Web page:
Changing oil in 4 stroke outboard motor – Model: 2.2hp 4 stroke engine
• A 12 mm ring and open end spanner
• A rag
• A small funnel
• A small measuring jug (Funnels and measuring jugs are cheap in supermarkets)
• Engine oil – 300 mls of light good quality engine oil with no additives. Change after 10 hours running or at least annually.
Note: The handbook says use 320mls of engine oil but this seems to overfill the crankcase. Check the oil level with the dipstick – 300 mils should be enough.
You might even start by putting less than 300mls of engine oil – sometimes there is a residue of oil in the crankcase before you start. Use the dipstick to check the oil level before adding more oil.
• May need – fine emery paper
• A tray to catch the used oil. Can be a plastic container of some sort.
Changing oil in 4 stroke outboard motor is not difficult – just get organised before you start and do it somewhere it won’t matter too much if you accidently spill oil.
There are two ways of emptying the used oil from the engine: The correct way and the easy way.
1: The hard way. With the outboard in a horizontal position – Undo the drain plug located under and behind the fuel tank.
It takes a 12mm metric spanner to undo the oil drain plug. If you have “ring and open end” spanner you are best to use the ring end to break the initial seal as the plug is likely to be tight. Once the plug is loose there is not room enough to use the ring end but use it again for the final tighten when replacing the plug.
Under the head of the bolt used as the oil drain plug there is a soft alloy washer. Do not over tighten the plug as you may damage this washer or, worse, strip the thread out of the bolt hole. Lubricate the thread on the drain plug bolt before replacing it – just smear a little oil on the thread.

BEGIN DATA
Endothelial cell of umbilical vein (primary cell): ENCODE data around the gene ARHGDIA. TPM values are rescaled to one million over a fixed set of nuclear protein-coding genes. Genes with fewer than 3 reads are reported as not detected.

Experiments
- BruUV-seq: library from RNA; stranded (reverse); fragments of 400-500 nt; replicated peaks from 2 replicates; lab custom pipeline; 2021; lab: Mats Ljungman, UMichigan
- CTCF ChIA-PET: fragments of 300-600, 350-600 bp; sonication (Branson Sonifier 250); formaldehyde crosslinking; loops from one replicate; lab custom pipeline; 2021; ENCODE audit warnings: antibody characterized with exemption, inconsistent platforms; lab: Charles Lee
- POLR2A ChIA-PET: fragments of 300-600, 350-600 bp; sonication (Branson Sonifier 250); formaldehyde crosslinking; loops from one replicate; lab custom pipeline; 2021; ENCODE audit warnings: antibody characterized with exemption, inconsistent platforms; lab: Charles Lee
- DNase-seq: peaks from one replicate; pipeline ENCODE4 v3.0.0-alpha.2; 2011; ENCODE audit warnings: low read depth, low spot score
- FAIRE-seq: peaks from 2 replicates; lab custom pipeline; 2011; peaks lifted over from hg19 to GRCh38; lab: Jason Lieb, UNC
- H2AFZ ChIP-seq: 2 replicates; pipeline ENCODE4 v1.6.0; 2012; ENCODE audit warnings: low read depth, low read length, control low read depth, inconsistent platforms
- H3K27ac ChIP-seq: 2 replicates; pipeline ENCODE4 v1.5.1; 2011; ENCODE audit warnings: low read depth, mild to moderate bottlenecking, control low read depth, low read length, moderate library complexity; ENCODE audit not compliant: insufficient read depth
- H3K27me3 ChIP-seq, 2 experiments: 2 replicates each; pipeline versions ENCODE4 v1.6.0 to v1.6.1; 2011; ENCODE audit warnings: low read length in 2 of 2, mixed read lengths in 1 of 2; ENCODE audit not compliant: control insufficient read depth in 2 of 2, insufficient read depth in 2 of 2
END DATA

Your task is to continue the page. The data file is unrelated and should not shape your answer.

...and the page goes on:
(Note: If the flats on the alloy washer are damaged or have a burr on them it may leave a tiny gap that hot oil may seep out. If necessary give the surface of the alloy washer a very light rub on fine emery paper to smooth it. Go easy here as you don’t want to wear the alloy away.)
Take care. It is best to drain the oil when it is hot after the engine has been used.
Pick the outboard up and hold it drain hole down over a tray to catch the used oil. Clean up any mess with a rag. Do this job somewhere you won’t ruin a clean concrete floor if you spill oil.
2: The easy way. Undo the oil filler plug beside the top of the motor and hold the outboard motor upside down over a tray and let the oil pour out. Make sure the petrol cap is tight. Continue draining the oil until all the oil has trickled out.
Replacing the oil:
With the outboard mounted upright on the transom (or some other bracket) use the funnel and the measuring jug to slowly pour about 300 mls of oil into the filler hole. Check the oil level after the oil has had a minute or two to settle down. If there is a residue of oil in the motor you may not need to put the full 320 mils in. After a brief run of the engine, check the oil level again – but first allow time for the oil to settle in the crankcase before checking it.
• Don’t use the red funnel supplied with the outboard. It has a filter mesh and is for petrol. Oil is too thick to flow through the mesh.
• If you tip the outboard back and oil oozes out of the carburetor or the exhaust – you have too much oil in the crankcase. Put the outboard upright, let the oil settle for a few minutes and check the oil level. If necessary tip a little oil out. Note that the engine will smoke like a bush fire if there is surplus oil in the carburetor, cylinder or exhaust but this will stop once all the stray oil is burnt.
• Stowing the outboard. The motor can be transported on its back – petrol tank down. These are four stroke engines and the oil in the crankcase can seep out if the carburetor or exhaust is lower than the crankcase. It’s best to keep a rag under any horizontal motor.